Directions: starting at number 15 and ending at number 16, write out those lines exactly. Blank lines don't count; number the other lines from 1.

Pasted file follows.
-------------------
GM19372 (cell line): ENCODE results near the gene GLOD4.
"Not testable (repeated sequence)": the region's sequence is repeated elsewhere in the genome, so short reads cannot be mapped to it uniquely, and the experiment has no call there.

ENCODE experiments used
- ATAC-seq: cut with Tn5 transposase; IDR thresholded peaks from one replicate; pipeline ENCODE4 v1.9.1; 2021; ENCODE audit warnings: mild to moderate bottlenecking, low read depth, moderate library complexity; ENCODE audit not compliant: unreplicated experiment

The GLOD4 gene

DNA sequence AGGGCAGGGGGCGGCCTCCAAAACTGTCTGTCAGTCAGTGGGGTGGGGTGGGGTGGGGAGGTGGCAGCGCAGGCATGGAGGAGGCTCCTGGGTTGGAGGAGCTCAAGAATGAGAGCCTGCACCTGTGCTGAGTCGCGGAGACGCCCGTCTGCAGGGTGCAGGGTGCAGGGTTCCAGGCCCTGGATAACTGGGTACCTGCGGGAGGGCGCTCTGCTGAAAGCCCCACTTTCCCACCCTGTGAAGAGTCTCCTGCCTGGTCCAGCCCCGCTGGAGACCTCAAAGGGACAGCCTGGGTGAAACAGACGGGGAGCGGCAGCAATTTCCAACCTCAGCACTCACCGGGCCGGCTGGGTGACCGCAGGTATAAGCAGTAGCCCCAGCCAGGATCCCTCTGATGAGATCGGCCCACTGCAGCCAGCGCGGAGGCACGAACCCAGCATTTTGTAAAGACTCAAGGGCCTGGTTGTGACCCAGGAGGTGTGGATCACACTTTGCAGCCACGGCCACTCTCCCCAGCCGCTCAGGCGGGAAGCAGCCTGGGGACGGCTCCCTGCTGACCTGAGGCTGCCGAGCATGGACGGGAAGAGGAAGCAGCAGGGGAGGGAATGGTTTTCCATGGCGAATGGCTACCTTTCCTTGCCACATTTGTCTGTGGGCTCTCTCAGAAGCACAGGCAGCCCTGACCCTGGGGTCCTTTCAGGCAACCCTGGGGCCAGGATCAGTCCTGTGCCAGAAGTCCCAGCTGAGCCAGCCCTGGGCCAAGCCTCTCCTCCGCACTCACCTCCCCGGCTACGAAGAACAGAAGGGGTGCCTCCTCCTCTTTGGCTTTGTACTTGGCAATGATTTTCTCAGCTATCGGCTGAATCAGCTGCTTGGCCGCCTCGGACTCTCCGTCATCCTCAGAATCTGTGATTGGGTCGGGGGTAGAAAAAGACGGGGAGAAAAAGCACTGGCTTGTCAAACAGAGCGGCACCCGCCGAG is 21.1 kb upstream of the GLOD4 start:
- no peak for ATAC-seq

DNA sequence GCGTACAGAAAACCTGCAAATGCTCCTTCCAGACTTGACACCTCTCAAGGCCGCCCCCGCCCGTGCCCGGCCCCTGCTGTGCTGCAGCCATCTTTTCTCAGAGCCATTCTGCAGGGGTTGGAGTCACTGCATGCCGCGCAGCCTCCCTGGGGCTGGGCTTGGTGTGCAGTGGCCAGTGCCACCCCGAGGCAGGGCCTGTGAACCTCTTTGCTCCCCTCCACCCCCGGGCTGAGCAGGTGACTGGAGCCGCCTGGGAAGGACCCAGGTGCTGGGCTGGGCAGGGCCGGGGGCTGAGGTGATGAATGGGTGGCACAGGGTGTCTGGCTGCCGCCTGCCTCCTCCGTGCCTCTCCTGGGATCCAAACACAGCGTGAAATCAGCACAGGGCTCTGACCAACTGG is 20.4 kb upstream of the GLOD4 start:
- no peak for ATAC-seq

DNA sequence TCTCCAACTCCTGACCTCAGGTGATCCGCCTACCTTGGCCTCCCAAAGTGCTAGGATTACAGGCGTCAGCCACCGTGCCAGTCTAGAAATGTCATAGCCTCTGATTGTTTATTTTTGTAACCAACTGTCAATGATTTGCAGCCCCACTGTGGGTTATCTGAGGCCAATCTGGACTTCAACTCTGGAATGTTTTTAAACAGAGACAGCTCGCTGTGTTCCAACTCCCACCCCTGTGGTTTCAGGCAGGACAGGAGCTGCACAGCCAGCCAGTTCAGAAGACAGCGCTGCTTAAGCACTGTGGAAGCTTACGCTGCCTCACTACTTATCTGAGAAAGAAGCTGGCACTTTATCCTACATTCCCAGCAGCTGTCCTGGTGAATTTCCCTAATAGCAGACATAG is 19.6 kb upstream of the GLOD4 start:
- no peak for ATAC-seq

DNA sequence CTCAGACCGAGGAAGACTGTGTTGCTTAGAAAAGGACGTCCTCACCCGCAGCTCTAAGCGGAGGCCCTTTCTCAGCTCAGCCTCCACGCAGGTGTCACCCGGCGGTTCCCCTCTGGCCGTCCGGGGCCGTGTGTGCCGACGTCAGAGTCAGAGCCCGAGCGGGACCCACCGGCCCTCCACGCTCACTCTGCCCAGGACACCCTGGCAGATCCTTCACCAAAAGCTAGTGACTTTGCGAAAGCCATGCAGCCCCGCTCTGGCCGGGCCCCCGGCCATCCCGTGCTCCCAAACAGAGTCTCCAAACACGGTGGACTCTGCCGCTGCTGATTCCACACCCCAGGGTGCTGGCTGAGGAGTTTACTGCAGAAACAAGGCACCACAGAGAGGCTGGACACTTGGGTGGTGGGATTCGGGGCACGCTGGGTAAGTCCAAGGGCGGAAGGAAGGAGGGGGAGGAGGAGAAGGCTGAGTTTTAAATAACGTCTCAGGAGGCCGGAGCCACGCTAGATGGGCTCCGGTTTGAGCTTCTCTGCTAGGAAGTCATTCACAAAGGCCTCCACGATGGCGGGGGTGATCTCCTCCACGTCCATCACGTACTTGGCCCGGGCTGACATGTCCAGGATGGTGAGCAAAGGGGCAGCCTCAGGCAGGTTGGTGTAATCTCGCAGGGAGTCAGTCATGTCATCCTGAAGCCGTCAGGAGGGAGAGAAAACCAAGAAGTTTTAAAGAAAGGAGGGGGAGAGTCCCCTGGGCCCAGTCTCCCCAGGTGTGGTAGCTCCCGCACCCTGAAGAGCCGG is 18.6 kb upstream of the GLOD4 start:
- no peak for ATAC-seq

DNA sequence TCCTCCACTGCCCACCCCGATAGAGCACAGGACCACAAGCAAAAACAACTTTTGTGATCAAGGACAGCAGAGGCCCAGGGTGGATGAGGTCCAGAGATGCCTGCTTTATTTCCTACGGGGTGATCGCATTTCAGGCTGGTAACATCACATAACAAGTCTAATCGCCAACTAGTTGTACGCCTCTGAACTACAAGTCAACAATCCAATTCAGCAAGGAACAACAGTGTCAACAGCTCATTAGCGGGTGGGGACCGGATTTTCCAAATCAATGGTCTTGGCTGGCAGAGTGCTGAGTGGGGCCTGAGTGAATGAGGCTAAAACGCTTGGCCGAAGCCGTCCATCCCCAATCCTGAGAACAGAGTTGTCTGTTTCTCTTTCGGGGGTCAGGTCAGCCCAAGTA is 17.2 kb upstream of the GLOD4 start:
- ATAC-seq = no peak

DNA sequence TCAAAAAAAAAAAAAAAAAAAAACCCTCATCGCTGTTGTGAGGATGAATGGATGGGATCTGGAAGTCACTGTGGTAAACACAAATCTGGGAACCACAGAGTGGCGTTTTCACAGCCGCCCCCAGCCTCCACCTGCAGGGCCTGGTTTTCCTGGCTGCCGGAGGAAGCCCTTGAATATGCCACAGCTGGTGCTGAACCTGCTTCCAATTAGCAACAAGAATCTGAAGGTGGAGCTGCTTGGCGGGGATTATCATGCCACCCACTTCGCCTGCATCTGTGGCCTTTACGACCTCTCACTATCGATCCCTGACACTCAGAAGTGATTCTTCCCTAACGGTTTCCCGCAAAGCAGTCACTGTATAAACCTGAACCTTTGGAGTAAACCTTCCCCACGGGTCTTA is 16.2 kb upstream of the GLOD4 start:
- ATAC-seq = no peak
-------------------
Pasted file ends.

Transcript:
- ATAC-seq = no peak

DNA sequence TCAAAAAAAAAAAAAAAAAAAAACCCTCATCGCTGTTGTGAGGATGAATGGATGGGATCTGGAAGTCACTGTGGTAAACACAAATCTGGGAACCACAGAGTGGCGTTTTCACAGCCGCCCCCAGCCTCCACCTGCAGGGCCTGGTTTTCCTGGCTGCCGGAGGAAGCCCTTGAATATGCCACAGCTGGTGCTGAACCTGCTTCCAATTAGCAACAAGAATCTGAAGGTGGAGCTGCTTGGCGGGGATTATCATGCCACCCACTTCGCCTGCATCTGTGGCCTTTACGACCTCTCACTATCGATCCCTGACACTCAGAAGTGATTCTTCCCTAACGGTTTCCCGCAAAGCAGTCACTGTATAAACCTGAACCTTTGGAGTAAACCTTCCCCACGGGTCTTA is 16.2 kb upstream of the GLOD4 start: